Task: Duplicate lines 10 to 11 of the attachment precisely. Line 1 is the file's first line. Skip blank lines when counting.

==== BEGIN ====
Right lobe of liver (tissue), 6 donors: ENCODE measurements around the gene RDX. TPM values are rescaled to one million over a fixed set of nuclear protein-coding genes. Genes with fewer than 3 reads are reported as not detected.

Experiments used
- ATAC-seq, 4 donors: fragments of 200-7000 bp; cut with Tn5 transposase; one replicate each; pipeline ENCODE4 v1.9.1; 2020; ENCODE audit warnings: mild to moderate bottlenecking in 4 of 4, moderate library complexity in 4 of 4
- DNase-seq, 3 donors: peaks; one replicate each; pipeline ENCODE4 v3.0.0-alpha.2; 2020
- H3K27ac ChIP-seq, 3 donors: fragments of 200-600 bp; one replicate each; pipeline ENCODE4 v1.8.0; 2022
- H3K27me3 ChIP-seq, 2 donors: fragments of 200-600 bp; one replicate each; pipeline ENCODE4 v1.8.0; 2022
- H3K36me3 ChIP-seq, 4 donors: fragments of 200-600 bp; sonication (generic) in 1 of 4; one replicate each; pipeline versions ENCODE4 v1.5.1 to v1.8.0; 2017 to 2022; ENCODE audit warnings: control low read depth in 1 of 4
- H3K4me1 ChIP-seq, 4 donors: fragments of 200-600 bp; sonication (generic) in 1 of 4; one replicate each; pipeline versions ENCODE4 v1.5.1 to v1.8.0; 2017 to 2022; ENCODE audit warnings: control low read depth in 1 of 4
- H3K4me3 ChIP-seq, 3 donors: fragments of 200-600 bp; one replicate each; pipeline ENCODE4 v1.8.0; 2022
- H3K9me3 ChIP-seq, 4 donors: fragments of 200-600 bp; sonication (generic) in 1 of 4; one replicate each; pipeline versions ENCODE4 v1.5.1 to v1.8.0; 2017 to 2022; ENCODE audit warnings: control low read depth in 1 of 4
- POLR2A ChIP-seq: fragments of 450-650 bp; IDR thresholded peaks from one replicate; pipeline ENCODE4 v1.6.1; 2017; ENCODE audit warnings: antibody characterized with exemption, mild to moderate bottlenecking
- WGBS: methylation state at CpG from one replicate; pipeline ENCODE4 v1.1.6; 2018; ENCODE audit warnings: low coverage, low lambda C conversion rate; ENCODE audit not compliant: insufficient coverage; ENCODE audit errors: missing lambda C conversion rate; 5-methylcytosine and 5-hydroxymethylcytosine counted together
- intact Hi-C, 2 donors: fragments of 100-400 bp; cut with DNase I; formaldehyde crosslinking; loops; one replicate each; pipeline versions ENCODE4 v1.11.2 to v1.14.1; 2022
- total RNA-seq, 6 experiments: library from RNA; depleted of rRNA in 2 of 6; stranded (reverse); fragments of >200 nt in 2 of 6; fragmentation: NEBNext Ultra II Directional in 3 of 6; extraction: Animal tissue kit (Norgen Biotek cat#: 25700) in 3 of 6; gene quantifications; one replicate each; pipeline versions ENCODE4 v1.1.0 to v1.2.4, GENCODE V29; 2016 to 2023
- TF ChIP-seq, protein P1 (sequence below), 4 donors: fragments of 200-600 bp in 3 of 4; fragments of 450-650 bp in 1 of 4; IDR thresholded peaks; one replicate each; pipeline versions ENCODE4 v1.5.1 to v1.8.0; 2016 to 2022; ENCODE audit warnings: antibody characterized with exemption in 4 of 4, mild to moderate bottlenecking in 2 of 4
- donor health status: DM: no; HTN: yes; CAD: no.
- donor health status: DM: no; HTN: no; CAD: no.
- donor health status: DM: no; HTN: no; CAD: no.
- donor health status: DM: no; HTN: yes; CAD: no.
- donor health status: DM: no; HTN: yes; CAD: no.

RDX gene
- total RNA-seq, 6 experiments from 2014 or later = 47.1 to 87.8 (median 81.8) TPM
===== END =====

- H3K9me3 ChIP-seq, 4 donors: fragments of 200-600 bp; sonication (generic) in 1 of 4; one replicate each; pipeline versions ENCODE4 v1.5.1 to v1.8.0; 2017 to 2022; ENCODE audit warnings: control low read depth in 1 of 4
- POLR2A ChIP-seq: fragments of 450-650 bp; IDR thresholded peaks from one replicate; pipeline ENCODE4 v1.6.1; 2017; ENCODE audit warnings: antibody characterized with exemption, mild to moderate bottlenecking